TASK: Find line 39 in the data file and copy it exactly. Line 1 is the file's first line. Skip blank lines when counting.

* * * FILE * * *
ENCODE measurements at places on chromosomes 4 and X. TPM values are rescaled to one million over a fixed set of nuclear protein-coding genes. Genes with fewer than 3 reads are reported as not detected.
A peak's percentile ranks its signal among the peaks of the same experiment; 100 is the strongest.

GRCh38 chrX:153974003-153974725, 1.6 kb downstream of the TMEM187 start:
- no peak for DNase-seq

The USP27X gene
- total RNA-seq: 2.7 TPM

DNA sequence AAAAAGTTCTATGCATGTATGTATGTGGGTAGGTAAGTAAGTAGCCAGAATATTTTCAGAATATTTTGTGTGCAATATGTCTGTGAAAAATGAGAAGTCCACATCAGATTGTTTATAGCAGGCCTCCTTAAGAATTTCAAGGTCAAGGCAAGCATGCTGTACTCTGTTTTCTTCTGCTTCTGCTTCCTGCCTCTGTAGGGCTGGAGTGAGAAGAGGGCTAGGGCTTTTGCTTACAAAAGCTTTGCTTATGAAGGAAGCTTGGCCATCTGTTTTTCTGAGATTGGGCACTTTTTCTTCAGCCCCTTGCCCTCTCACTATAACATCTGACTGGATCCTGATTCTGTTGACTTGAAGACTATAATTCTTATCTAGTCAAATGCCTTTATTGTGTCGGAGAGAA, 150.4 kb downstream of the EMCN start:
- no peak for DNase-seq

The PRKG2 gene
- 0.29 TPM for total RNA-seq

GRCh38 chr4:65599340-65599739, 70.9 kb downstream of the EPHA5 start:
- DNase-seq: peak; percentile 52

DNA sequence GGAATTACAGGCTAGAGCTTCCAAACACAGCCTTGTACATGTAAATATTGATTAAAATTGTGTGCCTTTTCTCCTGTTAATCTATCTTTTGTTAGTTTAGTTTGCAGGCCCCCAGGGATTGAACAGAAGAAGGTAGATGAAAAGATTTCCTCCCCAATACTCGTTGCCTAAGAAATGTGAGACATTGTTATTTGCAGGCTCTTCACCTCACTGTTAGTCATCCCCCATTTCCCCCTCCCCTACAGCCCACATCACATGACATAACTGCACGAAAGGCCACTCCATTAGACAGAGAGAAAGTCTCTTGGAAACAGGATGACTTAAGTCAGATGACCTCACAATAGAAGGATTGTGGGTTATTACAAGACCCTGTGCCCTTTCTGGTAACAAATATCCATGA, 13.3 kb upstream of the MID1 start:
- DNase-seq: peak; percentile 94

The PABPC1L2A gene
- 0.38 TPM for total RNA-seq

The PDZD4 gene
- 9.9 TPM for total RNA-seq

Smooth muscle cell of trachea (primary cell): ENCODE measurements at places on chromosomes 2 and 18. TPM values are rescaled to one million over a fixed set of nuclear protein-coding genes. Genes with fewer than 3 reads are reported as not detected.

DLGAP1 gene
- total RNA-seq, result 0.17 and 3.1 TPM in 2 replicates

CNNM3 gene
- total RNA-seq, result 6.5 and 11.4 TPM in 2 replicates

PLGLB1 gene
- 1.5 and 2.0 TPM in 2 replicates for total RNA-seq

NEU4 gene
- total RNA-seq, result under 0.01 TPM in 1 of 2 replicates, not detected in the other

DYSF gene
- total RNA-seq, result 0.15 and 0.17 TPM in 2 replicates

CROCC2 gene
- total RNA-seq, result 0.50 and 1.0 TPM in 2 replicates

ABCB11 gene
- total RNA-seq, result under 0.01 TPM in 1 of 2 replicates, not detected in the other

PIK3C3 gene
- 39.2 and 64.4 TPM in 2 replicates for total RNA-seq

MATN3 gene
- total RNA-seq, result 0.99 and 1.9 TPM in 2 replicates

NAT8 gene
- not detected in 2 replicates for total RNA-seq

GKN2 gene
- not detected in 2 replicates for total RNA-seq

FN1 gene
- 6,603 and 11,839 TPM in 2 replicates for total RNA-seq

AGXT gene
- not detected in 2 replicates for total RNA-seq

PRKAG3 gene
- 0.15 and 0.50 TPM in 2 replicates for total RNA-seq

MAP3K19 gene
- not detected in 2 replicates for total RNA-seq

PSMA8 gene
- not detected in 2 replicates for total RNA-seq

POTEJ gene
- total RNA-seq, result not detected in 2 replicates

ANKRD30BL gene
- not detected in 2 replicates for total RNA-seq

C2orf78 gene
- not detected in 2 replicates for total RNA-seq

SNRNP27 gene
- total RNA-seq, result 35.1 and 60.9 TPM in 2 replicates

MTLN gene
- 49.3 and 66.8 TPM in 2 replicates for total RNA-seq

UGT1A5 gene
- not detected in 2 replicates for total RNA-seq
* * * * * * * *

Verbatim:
- not detected in 2 replicates for total RNA-seq